Both age and physical activity level impact on eye-hand coordination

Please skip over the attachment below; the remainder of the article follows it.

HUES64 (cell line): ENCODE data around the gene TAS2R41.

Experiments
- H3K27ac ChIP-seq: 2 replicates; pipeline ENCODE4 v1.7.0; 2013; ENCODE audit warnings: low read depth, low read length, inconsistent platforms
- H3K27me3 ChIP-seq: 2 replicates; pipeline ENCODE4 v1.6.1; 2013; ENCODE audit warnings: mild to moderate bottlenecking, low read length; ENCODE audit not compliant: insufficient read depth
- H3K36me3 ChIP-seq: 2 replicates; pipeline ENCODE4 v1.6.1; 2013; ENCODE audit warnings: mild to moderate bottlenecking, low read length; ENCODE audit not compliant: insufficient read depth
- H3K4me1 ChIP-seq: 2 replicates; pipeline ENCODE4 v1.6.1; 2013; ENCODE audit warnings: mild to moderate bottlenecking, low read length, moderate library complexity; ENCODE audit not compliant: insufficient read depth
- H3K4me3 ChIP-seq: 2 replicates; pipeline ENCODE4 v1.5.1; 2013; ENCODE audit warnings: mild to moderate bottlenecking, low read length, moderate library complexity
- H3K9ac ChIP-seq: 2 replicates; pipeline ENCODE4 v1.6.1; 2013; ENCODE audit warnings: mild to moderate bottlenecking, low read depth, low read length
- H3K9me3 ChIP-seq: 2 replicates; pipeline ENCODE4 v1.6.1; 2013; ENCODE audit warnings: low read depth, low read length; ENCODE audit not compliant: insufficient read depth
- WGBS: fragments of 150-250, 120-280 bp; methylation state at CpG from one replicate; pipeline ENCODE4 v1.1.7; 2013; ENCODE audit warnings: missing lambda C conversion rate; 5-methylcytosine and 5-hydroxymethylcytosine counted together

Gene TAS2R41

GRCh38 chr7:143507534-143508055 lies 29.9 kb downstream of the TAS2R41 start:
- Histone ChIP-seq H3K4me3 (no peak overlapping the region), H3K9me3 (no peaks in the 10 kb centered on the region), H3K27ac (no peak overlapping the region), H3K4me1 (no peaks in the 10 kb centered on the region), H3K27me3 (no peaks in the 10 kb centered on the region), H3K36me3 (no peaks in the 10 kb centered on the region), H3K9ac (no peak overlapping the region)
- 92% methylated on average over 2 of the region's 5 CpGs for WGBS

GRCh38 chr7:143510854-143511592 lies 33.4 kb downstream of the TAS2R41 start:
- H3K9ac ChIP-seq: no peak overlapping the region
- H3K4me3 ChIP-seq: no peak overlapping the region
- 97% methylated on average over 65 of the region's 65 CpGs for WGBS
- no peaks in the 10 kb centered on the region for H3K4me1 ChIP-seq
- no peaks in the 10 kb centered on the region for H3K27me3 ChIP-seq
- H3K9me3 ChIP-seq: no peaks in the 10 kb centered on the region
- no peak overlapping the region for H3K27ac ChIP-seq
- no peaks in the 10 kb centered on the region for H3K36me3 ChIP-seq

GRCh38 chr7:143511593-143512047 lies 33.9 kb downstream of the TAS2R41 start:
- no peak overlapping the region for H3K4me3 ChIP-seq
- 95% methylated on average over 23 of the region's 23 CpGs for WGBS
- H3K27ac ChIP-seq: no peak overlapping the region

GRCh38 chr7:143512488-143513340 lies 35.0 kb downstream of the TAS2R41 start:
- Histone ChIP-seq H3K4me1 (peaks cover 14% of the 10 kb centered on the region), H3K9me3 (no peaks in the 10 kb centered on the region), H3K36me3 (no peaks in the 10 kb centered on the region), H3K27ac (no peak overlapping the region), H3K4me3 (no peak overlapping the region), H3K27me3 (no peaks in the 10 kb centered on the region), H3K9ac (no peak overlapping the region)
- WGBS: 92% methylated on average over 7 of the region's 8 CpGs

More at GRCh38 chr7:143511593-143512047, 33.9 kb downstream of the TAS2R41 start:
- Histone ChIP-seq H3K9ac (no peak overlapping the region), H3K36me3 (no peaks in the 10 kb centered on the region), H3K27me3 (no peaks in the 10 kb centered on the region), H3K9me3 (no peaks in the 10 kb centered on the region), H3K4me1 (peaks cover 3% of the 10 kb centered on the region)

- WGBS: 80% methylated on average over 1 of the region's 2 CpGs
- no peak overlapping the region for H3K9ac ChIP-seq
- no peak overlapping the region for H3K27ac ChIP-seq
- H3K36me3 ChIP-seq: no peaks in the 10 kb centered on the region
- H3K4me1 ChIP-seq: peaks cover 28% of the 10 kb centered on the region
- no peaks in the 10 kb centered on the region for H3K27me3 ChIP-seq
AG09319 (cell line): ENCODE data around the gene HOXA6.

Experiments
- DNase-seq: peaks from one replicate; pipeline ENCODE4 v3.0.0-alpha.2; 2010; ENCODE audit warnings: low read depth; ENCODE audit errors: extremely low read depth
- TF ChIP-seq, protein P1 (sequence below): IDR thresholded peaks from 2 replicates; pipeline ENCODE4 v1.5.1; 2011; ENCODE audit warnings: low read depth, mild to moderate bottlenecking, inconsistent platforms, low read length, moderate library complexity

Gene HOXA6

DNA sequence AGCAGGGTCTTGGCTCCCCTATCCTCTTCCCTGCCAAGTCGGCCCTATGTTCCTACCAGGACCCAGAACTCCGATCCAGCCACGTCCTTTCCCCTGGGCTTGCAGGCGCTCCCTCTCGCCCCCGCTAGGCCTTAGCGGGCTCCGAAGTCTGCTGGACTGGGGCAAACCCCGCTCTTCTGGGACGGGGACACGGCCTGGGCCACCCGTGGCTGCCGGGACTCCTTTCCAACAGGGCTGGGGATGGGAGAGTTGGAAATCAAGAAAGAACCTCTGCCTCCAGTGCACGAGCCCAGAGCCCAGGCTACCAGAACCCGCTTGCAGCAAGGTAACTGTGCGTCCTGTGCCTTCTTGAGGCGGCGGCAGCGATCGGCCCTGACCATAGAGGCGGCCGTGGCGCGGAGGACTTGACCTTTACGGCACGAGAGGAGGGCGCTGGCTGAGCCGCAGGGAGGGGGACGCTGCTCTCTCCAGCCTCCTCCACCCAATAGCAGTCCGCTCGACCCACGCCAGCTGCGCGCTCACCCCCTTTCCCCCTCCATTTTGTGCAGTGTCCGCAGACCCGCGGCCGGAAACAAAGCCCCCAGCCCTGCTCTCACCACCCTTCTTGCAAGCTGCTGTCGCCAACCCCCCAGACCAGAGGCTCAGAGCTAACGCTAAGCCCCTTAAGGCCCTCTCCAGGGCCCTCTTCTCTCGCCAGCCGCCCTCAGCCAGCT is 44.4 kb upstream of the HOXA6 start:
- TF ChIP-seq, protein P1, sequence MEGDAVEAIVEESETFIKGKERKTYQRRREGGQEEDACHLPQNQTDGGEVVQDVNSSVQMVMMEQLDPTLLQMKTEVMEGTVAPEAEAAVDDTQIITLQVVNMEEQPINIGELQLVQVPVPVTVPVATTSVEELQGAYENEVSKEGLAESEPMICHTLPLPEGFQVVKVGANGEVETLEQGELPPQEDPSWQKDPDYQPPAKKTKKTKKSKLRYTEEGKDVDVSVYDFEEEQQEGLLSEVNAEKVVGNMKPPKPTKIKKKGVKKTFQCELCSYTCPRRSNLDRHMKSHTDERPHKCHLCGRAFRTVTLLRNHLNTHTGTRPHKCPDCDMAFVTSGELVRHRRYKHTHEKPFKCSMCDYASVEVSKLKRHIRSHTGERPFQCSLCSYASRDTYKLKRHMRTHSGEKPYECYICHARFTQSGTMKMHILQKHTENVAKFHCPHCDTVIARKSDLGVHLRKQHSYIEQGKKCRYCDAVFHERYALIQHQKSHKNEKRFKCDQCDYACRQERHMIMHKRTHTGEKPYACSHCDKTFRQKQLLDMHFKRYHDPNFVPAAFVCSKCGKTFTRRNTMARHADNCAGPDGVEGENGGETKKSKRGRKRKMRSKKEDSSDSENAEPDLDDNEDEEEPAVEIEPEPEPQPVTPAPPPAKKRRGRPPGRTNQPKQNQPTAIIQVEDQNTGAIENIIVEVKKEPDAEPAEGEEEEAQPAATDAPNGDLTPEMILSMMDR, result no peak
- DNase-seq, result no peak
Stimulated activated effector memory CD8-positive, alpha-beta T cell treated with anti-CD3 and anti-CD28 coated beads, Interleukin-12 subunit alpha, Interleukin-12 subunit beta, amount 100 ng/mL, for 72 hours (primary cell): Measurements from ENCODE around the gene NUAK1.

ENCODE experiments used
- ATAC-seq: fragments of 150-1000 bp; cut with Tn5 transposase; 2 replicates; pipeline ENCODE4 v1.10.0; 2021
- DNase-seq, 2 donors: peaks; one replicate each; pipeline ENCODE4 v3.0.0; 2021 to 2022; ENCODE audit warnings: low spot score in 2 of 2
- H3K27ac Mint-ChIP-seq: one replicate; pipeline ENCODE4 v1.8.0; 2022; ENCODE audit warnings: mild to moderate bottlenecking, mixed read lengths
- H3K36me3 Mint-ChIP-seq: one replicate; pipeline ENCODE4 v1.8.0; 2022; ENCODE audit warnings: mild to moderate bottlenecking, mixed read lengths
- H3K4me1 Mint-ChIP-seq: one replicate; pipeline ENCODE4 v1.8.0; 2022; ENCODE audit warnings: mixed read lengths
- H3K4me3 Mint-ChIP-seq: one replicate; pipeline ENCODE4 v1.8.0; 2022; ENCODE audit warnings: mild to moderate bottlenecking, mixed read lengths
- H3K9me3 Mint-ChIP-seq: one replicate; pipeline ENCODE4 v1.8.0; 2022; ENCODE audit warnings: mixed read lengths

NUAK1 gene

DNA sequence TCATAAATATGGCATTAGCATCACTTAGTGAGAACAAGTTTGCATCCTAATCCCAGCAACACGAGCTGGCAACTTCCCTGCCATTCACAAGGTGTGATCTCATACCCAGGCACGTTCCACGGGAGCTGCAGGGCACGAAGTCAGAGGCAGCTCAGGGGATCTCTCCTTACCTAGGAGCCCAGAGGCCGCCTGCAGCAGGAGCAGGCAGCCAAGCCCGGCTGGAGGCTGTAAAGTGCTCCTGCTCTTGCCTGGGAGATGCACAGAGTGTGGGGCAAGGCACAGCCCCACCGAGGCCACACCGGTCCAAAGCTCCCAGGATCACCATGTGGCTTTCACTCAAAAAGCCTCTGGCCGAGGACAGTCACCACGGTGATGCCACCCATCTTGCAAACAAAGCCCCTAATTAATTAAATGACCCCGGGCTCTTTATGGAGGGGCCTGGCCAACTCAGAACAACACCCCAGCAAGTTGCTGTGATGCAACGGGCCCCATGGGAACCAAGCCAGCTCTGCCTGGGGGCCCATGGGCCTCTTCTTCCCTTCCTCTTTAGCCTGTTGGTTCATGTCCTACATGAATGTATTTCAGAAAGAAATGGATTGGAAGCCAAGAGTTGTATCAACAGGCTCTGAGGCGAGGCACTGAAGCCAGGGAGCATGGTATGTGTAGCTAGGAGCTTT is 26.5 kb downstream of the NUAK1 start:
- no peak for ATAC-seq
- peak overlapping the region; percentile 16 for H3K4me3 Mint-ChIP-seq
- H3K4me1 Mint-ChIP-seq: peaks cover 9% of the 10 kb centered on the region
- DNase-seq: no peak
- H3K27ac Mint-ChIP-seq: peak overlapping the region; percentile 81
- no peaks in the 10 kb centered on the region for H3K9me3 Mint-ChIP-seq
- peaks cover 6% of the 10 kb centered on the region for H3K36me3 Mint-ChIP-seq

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Aging impacts on our ability to perform goal-directed aiming movements. Older adults generally make slower and shorter initial impulses towards the end target, and therefore require more time for corrections in the final movement stage. Recent studies however suggest that a physically active lifestyle may attenuate these age-related changes. Also, it remains unclear whether eye-movement control exhibits a similar pattern of adaptation in older adults. Therefore, the first aim of this study was to describe how age and physical activity level impact eye-hand coordination during discrete manual aiming. Young and older participants were divided into physically active and sedentary subgroups, and performed discrete aiming movements while hand and eye movements were recorded. Secondly, to determine whether older adults depend more on vision during aiming, the task was repeated without visual feedback. The results revealed that the typical age-related hand movement adaptations were not only observed in older, but also in sedentary young participants. Older and sedentary young participants also spent more hand movement time after the eyes fixated the end target. This finding does not necessarily reflect an augmented reliance on vision, as all groups showed similar aiming errors when visual feedback was removed. In conclusion, both age and physical activity level clearly impacted eye-hand coordination during discrete manual aiming. This adapted coordination pattern seems to be caused by other factors than an increased reliance on vision.
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